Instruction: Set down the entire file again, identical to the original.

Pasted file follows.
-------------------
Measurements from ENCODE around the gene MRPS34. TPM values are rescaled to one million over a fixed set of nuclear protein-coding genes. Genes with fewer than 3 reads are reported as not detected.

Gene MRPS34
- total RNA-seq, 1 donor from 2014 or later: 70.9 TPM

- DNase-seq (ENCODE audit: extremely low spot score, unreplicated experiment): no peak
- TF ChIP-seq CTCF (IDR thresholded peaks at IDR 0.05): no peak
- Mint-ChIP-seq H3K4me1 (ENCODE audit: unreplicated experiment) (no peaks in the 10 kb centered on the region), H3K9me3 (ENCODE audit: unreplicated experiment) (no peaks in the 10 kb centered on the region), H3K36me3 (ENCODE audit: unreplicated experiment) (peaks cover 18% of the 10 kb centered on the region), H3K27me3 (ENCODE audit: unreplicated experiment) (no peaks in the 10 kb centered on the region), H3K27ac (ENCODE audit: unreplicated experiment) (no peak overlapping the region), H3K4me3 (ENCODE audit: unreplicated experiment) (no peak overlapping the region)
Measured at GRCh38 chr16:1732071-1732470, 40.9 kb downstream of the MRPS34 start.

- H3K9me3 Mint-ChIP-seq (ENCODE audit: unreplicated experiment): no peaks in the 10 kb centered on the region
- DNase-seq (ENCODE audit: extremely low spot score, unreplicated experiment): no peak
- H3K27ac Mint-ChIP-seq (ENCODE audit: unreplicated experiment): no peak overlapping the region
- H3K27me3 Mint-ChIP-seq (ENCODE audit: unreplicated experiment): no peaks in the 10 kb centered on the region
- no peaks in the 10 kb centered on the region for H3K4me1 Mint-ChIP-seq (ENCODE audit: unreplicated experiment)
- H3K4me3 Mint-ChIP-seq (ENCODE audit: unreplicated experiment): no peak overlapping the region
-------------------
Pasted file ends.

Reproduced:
Measurements from ENCODE around the gene MRPS34. TPM values are rescaled to one million over a fixed set of nuclear protein-coding genes. Genes with fewer than 3 reads are reported as not detected.

Gene MRPS34
- total RNA-seq, 1 donor from 2014 or later: 70.9 TPM

- DNase-seq (ENCODE audit: extremely low spot score, unreplicated experiment): no peak
- TF ChIP-seq CTCF (IDR thresholded peaks at IDR 0.05): no peak
- Mint-ChIP-seq H3K4me1 (ENCODE audit: unreplicated experiment) (no peaks in the 10 kb centered on the region), H3K9me3 (ENCODE audit: unreplicated experiment) (no peaks in the 10 kb centered on the region), H3K36me3 (ENCODE audit: unreplicated experiment) (peaks cover 18% of the 10 kb centered on the region), H3K27me3 (ENCODE audit: unreplicated experiment) (no peaks in the 10 kb centered on the region), H3K27ac (ENCODE audit: unreplicated experiment) (no peak overlapping the region), H3K4me3 (ENCODE audit: unreplicated experiment) (no peak overlapping the region)
Measured at GRCh38 chr16:1732071-1732470, 40.9 kb downstream of the MRPS34 start.

- H3K9me3 Mint-ChIP-seq (ENCODE audit: unreplicated experiment): no peaks in the 10 kb centered on the region
- DNase-seq (ENCODE audit: extremely low spot score, unreplicated experiment): no peak
- H3K27ac Mint-ChIP-seq (ENCODE audit: unreplicated experiment): no peak overlapping the region
- H3K27me3 Mint-ChIP-seq (ENCODE audit: unreplicated experiment): no peaks in the 10 kb centered on the region
- no peaks in the 10 kb centered on the region for H3K4me1 Mint-ChIP-seq (ENCODE audit: unreplicated experiment)
- H3K4me3 Mint-ChIP-seq (ENCODE audit: unreplicated experiment): no peak overlapping the region